We know you’re worried about online eyeglass sales. And no matter how many times you hear that only a small percentage of people buy glasses online, you’re still going to worry. Why? The companies that sell online eyewear and at-home exams “want to make their [customers] experience better than going to the doctor,” says Mick Kling, OD, who presented at SECO 2018. But it is possible to gain an edge. “Start by asking yourself ‘what [can] we bring to the table that is just as cool and sophisticated?’” he advises.
In this series of posts, we’re exploring how to shepherd your optical into the 21st century and beyond. If you missed the first post in this series (how to go paperless—finally), you can read it here.
Advance Your Technology—the Easy Way
Below, Kling shares ideas on to use technology in your practice—without having to be a tech whiz.
You’ve got to start somewhere.
Take each element of your patient experience in the optical—from exam to eyewear pickup—and figure out how you can use technology to make those elements better or easier. For instance, if your opticians don’t have tablets, purchase a few. It’s an affordable way to communicate to clients that you are in the know, says Donna Suter, who conducted sessions at SECO 2018. They’ll think “look at that iPad they’re carrying around from station to station,” she explains.
From Instagram Stories and Facebook Live to YouTube and now even LinkedInLive, video has become ubiquitous on the internet. You, too, can harness the power of video to engage patients in your optical. Most of the large manufacturers have “cute videos on all of their lenses,” notes Suter. Download them onto your tablet and use them to educate your clients. For example, instead of explaining how free-form progressives work, you can watch the video together.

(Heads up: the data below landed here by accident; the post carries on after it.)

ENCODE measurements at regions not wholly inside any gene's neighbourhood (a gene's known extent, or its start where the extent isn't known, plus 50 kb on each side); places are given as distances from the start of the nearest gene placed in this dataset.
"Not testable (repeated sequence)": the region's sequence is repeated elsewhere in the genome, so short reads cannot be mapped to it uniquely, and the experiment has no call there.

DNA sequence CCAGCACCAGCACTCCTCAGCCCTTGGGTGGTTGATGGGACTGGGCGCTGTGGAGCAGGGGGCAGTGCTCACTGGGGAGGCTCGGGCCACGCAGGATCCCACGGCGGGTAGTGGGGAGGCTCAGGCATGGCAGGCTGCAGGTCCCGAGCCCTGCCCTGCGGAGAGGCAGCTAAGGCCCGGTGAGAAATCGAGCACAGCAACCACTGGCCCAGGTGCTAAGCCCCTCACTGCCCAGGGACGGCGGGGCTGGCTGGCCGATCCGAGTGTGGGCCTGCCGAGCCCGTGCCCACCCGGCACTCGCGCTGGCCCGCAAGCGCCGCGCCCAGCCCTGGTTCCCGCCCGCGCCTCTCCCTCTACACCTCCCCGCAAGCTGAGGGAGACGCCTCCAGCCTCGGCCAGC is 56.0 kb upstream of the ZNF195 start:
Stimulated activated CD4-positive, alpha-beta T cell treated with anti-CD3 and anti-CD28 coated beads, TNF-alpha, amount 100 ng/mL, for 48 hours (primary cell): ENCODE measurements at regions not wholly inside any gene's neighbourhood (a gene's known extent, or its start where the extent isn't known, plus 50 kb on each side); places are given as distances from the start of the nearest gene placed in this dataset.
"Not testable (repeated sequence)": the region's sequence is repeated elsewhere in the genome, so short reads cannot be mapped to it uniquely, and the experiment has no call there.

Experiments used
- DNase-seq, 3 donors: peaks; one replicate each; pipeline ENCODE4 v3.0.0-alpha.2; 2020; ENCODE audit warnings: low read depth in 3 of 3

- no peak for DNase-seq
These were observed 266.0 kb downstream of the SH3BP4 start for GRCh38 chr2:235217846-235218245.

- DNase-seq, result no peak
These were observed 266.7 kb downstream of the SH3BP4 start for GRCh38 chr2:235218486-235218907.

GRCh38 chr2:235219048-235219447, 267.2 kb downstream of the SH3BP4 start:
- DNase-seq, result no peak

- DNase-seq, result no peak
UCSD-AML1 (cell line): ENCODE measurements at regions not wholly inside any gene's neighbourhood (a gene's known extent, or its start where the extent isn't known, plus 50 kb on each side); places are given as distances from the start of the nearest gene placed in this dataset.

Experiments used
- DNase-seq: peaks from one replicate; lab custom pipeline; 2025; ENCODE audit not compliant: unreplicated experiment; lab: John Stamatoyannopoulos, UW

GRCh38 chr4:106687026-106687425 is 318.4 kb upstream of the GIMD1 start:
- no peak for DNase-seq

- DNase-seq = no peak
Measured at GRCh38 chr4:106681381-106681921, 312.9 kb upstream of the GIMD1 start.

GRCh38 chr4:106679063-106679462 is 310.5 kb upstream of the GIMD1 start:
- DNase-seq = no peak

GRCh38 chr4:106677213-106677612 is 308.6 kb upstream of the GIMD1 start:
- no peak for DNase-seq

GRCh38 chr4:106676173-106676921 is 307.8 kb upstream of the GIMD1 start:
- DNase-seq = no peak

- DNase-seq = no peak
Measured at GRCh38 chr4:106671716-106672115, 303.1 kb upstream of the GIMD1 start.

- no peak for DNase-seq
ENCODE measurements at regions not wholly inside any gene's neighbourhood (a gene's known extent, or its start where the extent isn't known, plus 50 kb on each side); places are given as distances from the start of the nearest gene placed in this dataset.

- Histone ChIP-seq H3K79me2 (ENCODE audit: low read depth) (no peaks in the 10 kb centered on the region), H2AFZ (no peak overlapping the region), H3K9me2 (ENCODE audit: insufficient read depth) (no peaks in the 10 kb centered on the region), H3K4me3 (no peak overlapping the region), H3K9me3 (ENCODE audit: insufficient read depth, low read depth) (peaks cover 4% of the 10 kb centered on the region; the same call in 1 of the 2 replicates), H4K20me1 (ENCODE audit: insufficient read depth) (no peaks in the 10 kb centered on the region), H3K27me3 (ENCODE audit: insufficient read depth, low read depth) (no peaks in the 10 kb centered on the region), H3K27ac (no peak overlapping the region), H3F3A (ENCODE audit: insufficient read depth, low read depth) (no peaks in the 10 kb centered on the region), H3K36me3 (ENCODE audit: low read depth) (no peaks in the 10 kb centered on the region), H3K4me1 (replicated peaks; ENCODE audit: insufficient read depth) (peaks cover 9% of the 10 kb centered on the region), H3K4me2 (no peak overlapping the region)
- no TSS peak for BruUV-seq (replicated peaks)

Tip: Don’t skip the ‘download ‘part. If you have to go online to show a client a video on how AR coating is applied, your computer is almost guaranteed to freeze. Or there will be a playback issue. Or the site will be down. “No one wants to look stupid. We don’t need that pressure,” says Suter.
If you want to sell more premium frames and lenses, you should upgrade the way you measure and fit patients. It’s hard to convince someone of the value of lens technology when you try to dot their eyes. Consider ditching the dotting altogether and switch to a digital measuring device. From desktop applications to tablet-based tools, there are many modern options on the market. Lens technology has changed, and your measuring technology should keep pace.
Tip: Regardless of how you measure, “it’s important to know the dynamics and the geometry” so you can educate the patient on what you’re measuring and why.
Ready to future-proof your practice? Stay tuned for our next post, where we’ll talk about giving your practice a 21st century aesthetic that patients will love!